Gila and Maricopa Counties, AZ
Designated an NHL: May 23, 1963
Designation withdrawn: March 10, 1999
One of the original five federal projects authorized on March 13, 1903, under the Reclamation or Newlands Act of 1902, Roosevelt Dam was the first major project to be completed under the new federal reclamation program. This, the world's highest masonry dam, was started in 1906 and completed in 1911. The beginning of federal production of electric power occurred at Roosevelt Dam when Congress, in 1906, authorized the Reclamation Service to develop and sell hydroelectric power at the Salt River Project.
The Reclamation Act of 1902 created the United States Reclamation Service whose purpose was to design and construct irrigation projects to aid the settlement of the arid west. Previous efforts by individuals and private irrigation companies were inadequate and often unsuccessful. With the creation of the Reclamation Service, the lead role of the federal government in developing large-scale irrigation projects was firmly established.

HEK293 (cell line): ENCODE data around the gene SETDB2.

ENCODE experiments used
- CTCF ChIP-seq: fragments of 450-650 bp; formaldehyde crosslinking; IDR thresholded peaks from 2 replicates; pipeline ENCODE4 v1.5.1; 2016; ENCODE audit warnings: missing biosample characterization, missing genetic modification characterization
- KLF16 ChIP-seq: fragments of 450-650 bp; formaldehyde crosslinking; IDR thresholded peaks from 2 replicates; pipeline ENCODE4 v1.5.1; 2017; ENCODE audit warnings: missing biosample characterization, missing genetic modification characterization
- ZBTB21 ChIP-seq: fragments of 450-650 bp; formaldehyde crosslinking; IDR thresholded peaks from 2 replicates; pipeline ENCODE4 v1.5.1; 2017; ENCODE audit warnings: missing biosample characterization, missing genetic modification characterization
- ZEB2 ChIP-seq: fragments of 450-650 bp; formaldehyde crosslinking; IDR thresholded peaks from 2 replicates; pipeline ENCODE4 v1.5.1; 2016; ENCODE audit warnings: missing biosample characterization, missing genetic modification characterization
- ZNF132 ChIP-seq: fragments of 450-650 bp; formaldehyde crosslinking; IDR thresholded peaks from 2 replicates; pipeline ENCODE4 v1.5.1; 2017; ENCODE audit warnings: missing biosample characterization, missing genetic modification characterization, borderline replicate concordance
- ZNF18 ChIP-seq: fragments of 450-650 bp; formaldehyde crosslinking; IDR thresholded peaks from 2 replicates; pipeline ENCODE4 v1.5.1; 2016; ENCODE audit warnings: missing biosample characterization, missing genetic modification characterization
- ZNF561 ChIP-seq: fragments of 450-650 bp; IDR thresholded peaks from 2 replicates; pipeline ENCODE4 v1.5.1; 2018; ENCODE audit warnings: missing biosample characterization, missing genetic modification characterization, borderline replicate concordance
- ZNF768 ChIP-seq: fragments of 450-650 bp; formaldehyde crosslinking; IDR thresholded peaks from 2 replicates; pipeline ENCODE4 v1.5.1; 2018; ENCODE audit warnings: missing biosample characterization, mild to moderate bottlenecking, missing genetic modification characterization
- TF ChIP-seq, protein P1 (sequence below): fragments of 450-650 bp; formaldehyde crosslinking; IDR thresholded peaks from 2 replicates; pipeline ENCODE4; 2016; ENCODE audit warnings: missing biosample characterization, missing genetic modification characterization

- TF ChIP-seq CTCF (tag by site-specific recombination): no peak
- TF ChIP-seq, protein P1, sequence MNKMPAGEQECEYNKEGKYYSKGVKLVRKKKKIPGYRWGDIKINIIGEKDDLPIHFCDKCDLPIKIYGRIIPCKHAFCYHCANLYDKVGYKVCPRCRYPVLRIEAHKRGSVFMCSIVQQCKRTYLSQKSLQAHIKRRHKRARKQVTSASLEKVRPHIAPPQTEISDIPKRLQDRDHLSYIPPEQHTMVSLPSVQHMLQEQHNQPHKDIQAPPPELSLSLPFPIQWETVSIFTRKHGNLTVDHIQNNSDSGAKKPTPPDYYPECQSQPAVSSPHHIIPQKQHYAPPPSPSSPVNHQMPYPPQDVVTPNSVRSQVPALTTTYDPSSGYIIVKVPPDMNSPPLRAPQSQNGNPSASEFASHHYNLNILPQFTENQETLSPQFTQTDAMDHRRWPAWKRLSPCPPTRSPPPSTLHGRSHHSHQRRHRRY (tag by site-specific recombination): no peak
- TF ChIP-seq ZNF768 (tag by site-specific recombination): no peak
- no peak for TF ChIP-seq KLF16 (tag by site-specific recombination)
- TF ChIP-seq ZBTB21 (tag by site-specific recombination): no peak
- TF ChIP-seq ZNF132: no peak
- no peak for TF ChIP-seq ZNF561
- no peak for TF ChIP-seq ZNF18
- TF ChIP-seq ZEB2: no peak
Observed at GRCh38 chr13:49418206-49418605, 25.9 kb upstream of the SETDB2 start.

Roosevelt Dam, as originally conceived and built, was to be a symbol of success and a showpiece for the new agency. Service. Completed at a cost of 10 million dollars, the primary function of the dam was to provide water storage for the Salt River irrigation project and flood control for the Salt River Valley. The dam contributed more than any other dam in Arizona to the settlement of Central Arizona and to the development of large-scale irrigation there. A secondary purpose of the dam was to generate a moderate amount of hydroelectric power. The lake created behind the dam, known as Lake Roosevelt, contained more than a million acre-feet of water and was the world's largest artificial lake.